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Seattle, Oregon, unintended consequences, work hours, scheduling, Fair Work Week, labor

Against Flexibility?

Do politicians have any idea what they are doing? In Oregon, Senate Bill 828 just passed the Senate and is now being favorably reviewed in the House. The law would require “large employers in specified industries to provide new employee[s] with estimated work schedule and to provide current employee with






minimum wage, business, pay, workers, fallacy, profit, Bernie Sanders

Minimally Mugged By Reality

It should shock no one: forcing businesses to pay steep minimum wages ends up pushing some businesses out . . . of business. Yesterday I looked at what minimum wage laws can do to low-skilled workers. Today, consider the employers. When we make it harder to turn a profit, it






Mitch McConnell, Rand Paul, ObamaCare, healthcare bill, opposition

The Real ObamaCare Opposition

Senate Majority Leader Mitch McConnell (R-Ky) has introduced a bill to compromise between the House’s recent Affordable Health Care Act and the current “ObamaCare” Affordable Care Act. Though there seems to be some “what the heck, go with it” enthusiasm for it on Capitol Hill, it’s not coming from Senators






Amazon, monopoly, trusts, antitrust, trade, free trade, big business, economic myths

Serving Consumers? Punish!

New media ballyhooer Douglas Rushkoff made waves this week. Citing an un-named friend who went hysterical about Amazon.com’s purchase of Whole Foods, he asserted that such “unease is widespread, and has raised new calls for breaking up Jeff Bezos’s impending monopoly by force.”* The company has “surely,” he claimed, “reached






stadium, Potomac Nationals, pork, free markets, taxes, referendum, crony, welfare

Go Nats?

Just a few miles away from where I live sits the stadium of the Potomac Nationals. I’m a fan. I’d hate to see the team we call the P-Nats leave. But . . . Hasta la vista. The owner of this minor league affiliate of Major League Baseball’s Washington Nationals






conundrum, employment, unemployment, Gerald P. O’Driscoll, poverty, retirement

The Poverty Retirement Non-plan

A “conundrum” is “an intricate and difficult problem” or “a question or problem having only a conjectural answer.”* In his June 8 article, “The Jobs Conundrum,” economist Gerald P. O’Driscoll focuses on a very big problem that we do not have sure answers to, yet. Unemployment figures are down, but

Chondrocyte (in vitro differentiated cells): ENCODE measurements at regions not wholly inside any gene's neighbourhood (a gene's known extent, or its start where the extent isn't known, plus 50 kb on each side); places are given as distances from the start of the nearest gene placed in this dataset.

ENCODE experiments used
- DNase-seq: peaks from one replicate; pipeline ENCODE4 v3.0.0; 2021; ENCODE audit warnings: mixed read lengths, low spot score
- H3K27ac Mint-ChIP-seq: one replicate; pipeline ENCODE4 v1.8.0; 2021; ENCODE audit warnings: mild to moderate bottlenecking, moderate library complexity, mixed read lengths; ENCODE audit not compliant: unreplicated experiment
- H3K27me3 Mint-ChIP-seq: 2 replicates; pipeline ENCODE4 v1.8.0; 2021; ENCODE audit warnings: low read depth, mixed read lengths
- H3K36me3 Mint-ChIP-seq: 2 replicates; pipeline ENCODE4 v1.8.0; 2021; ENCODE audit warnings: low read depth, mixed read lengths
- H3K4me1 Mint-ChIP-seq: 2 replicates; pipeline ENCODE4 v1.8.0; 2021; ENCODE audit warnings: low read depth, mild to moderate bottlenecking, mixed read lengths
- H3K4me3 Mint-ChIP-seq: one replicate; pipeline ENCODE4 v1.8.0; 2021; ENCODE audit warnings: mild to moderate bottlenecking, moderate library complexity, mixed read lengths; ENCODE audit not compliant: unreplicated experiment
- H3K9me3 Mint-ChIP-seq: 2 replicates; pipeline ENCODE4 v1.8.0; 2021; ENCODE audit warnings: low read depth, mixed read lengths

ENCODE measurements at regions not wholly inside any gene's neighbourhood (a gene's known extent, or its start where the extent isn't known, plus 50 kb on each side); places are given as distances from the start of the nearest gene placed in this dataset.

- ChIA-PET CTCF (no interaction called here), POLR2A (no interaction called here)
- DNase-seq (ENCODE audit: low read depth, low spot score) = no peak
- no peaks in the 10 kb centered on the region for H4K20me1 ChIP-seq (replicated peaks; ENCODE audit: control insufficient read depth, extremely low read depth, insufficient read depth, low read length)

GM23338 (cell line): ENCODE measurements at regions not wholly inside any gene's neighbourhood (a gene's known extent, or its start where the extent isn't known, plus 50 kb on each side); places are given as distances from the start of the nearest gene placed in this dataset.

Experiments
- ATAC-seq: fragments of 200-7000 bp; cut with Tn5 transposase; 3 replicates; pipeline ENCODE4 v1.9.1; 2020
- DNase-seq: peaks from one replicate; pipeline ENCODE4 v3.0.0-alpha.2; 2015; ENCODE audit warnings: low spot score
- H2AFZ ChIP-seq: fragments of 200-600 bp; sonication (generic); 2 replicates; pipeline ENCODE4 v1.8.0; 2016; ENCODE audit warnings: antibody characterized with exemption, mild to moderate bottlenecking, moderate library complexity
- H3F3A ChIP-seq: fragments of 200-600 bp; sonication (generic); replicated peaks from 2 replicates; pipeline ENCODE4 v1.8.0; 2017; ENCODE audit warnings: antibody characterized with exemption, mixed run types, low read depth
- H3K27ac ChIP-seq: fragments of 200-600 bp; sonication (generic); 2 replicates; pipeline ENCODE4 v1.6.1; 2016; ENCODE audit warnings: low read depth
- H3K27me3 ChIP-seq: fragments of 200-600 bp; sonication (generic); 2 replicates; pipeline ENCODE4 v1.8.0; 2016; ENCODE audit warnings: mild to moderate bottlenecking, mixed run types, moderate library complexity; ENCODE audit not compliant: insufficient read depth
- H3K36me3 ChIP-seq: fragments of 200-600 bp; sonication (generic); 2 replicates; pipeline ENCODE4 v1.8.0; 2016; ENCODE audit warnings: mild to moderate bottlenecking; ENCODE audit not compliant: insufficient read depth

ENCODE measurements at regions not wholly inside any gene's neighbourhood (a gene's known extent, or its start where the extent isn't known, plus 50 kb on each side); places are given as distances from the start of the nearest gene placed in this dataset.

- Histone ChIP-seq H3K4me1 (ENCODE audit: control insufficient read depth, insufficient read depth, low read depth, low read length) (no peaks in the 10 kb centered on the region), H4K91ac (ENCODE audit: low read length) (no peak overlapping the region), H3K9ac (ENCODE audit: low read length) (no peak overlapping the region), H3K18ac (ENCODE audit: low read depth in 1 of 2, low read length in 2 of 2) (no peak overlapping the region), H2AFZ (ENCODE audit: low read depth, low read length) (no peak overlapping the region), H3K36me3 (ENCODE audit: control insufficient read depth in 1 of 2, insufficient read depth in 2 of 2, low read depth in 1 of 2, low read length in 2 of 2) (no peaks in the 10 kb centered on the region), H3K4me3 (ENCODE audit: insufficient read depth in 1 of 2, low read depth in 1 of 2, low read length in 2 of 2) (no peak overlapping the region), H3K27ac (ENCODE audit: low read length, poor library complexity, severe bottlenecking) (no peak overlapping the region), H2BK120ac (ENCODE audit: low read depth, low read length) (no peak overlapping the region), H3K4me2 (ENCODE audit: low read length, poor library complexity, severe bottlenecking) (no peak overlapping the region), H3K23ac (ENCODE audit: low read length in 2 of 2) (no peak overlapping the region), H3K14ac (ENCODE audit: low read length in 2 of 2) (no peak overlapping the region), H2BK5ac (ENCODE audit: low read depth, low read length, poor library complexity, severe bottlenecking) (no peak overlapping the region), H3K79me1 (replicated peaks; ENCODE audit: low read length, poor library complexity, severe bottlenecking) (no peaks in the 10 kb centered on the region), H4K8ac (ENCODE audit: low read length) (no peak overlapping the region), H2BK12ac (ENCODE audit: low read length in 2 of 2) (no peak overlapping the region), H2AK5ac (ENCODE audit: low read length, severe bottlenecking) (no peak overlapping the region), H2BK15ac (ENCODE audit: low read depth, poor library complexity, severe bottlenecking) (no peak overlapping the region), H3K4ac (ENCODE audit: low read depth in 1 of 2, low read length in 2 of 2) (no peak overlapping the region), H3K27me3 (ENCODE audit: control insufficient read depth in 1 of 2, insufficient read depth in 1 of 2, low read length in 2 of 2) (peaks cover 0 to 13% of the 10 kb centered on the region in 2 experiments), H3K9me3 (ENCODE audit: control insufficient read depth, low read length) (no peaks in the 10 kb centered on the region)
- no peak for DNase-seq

nanny state, too much government, books, authentication, California, busybody, Brian Doherty’s Radicals for Capitalism, Jerry Brown

Signature Nonsense

Did anyone really need this? Last year, California’s Governor Jerry Brown signed into law Assembly Bill No. 1570, which concerns collectibles, particularly signed-by-author or artist books. But it doesn’t mention books, and is confusingly written. What a mess. Who asked for it? It certainly wasn’t the struggling booksellers who have






Oregon, housing, rent control, urban, planning, low income, land, property rights

Housing Horror

Housing in Oregon’s north-central urban region is becoming more and more like San Francisco’s — out of the budgetary reach of huge swaths of average workers. “The median rental household can’t comfortably afford a two-bedroom apartment in 28 of Oregon’s 36 counties,” Elliot Njus writes for The Oregonian. But it is worst in






Seattle , soda tax, nanny state, tax, socialist, social engineering

Sin, Soda and Say

Government policy in Seattle, Washington, is being driven by an outright socialist on the city council. The mayor, apparently starving for attention, proposed a goofy new sin tax last year. Now, writes Reason’s Baylen Linnekin, “Seattle lawmakers are expected to vote early next week on a citywide soda tax that






minimum wage, closure, restaurant, business, prohibition, wages, pay, Berkeley, San Francisco

Minimum Shock

“Three restaurants vacated the Bay this week, with Berkeley’s Bistro Liaison getting the most attention,” the San Francisco edition of Eater informs us. “It’s a bittersweet exit for the owners, who plan to start new careers.” The week in question was in February. But this was not an isolated event.






New York Times, taxes, tax, libraries, tax cuts, big government, public services, free markets

Ballots & Books

The people of Roseburg, Oregon, aren’t paying enough in taxes. That’s the upshot of Kirk Johnson’s recent New York Times article, “Where Anti-Tax Fervor Means ‘All Services Will Cease.’” “For generations in America,” readers are informed, “small cities . . . declared their optimism and civic purpose with grand libraries






juicer, juice, silicon valley, innovation, risk, luxury, free markets, government waste, freedom

Juicer Choosers

We all have our complaints about this company or that, this product or that.* And it is popular to rag on “consumerism” and the emptiness of “capitalism.” But put it into perspective: me “wasting money” on, say, an expensive juicer is nowhere near as offensive — that is, worth a






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